The coolest about this film is, that is you are someone who loves sci-fi (or has a seen a lot of sci-fi with the sci-fi lover in your life) you know a lot of the creative team. You’ve seen the influences of this project over and over, probably without realizing the roots of the art and design. For example, Giger, for sci-fi lovers, is known for his design of Aliens – but this project was the first time he ever worked on a film and his designs on this film gave him the opportunity to work on Alien with Ridley Scott, the film Prometheus (review by me here) actually uses at least one of the designs originally from this project.

It is a funny, engaging and human look at the artistic process and the process of making a movie. It is an incredibly insightful and thoughtful look into sci-fi as a serious genre and films as art and not just entertainment, escapism or profit.

In this film not being made we lost something, but what we gained by this film not being realized is pretty substantial. We gained so many other films that we love and enjoy and are now considered classics or part of the lexicon.

So treat yourself. See this movie and let the story and art just wash over you. Laugh and be amazed by the stories and feel the pain of a creative process derailed by lack of funds.

And hope that, someday, maybe this film will be made.

Addendum: I used the word “human” a few times in this review. The only explanation that I can offer is that the film made me think of the word “alien” so much that I had to make a distinction between “alien” and “human”…

“Muppets Most Wanted” is directed by James Bobin, written by James Bobin and Nicholas Stoller, based on characters created by Jim Henson.

So, a Muppets sequel.

Hmm. I love The Muppets, so it is hard for me when they miss the mark and when they miss the mark, they do so in spectacular fashion.

The sequel picks up right after the previous movie – it begins with the words “The End” across the screen and then The Muppets break the fourth wall and speculate on why the cameras are still hanging about and realize they are about to do a sequel, during the first musical number “We’re Doing a Sequel”.

Now, I’m a big, big fan of breaking the fourth wall – I love when actors acknowledge that they are being watched, but it is technique you need to use very lightly. In the very first movie, back in 1979 (!), they used this knowledge to read the script! And it was hilarious! They gag worked a couple of times but for the most part, they played it pretty straight ‘cuz there is always wackiness to be found in a Muppet movie and you have to push for the laughs. And in the last movie, they “travelled by map” when they had to go somewhere fast – funny stuff!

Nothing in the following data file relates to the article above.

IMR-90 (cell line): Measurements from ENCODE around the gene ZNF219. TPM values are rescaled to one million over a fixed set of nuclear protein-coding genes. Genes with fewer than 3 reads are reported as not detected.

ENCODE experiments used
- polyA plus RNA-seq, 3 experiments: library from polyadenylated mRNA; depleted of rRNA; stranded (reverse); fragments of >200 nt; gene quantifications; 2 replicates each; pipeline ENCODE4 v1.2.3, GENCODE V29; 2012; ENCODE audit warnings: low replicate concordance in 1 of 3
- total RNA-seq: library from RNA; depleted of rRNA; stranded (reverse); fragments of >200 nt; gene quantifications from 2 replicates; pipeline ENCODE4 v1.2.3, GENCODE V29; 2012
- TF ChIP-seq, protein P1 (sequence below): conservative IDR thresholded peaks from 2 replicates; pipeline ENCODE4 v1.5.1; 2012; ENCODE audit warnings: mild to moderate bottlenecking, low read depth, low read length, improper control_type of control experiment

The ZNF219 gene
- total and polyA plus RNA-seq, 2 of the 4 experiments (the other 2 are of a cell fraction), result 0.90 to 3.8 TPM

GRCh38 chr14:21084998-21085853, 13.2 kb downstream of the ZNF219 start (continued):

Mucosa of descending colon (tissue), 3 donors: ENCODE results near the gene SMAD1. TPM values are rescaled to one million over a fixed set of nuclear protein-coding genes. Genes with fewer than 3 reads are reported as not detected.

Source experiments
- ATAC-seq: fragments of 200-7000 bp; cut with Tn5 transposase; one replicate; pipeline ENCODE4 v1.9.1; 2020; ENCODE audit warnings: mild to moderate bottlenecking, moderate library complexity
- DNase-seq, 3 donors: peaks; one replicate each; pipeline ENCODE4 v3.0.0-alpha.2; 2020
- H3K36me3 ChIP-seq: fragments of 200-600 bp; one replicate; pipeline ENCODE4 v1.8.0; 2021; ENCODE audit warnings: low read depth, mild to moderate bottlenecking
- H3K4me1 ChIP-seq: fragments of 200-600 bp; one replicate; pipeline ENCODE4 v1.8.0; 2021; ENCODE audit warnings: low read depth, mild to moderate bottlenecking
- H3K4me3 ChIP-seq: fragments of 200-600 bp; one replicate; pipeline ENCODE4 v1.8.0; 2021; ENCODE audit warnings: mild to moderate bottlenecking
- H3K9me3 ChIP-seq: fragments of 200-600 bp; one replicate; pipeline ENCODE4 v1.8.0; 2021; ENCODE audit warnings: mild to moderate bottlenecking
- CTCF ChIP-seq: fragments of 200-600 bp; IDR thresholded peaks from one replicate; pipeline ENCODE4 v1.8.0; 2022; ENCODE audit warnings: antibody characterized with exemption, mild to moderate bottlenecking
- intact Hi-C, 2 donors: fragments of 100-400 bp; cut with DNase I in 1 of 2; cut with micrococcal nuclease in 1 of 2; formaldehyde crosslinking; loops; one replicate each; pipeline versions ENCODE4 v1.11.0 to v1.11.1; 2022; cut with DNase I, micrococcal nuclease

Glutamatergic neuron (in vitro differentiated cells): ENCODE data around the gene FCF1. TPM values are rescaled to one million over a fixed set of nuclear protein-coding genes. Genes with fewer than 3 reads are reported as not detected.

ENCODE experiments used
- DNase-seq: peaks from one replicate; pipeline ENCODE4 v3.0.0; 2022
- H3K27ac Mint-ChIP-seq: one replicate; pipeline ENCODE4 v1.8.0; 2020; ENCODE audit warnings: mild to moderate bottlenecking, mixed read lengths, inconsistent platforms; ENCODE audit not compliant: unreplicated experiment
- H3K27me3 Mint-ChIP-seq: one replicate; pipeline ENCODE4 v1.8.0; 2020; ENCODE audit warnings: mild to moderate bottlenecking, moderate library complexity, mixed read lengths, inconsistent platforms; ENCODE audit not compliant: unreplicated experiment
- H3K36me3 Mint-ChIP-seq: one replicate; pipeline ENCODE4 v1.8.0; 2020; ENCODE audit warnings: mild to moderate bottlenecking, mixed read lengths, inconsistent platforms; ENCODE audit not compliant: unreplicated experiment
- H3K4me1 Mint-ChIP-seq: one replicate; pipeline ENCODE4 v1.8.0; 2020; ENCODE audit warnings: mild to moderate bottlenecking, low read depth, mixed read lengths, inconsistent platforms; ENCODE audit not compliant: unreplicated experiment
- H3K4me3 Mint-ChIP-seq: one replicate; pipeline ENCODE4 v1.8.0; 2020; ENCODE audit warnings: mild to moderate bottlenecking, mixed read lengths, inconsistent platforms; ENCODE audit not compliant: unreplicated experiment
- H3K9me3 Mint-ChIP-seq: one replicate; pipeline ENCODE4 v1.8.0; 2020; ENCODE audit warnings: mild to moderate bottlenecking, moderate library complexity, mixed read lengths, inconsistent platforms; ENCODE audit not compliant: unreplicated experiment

Here it was as if these were the best jokes – the Muppets and actors mugged for the camera, but the gag is overused and is pretty tired by the time the story ends. It stops being funny long before the joke ends and still they keep going.

There is also a big problem with the acting, by human actors – Ricky Gervais, Ty Burell, Tina Fey are great and they are two actors that I love to see at work, the problem is, of course that one should never aim to out-wacky The Muppets. I like the moments best when the humans actors play it straight and allow the wackiness to come from the Muppets and not playing for laughs and competing with the Muppets for laughs and wackiness. When I think back on the funniest and most touching moments from Muppet films, they are all when the human actors treat their roles with depth and seriousness which allows the Muppets to do the same – the humour is organic, because the heart is too.

And this is the biggest issue with this film – there doesn’t seem to be a heart. The previous film was a touching, emotionally complex journey which had layers and humour. This film isn’t so finely crafted – it goes for cheap gags where it should have gone for heart – 2 Kermits? – and contrived plot points where organically moving the story forward would have worked more effectively.

And why are they on a European Tour?! This doesn’t make any sense at all – The Muppets is a thoroughly North American franchise and although they have international fame, why send them to places that children may not be able to appreciate or understand? The travelling took away from character development and spending so much time flipping back and forth between locations made for a disjointed tale. The new characters had no need to be European neither did the places. Although I did enjoy the guest star of “Christopher Waltz doing the waltz”…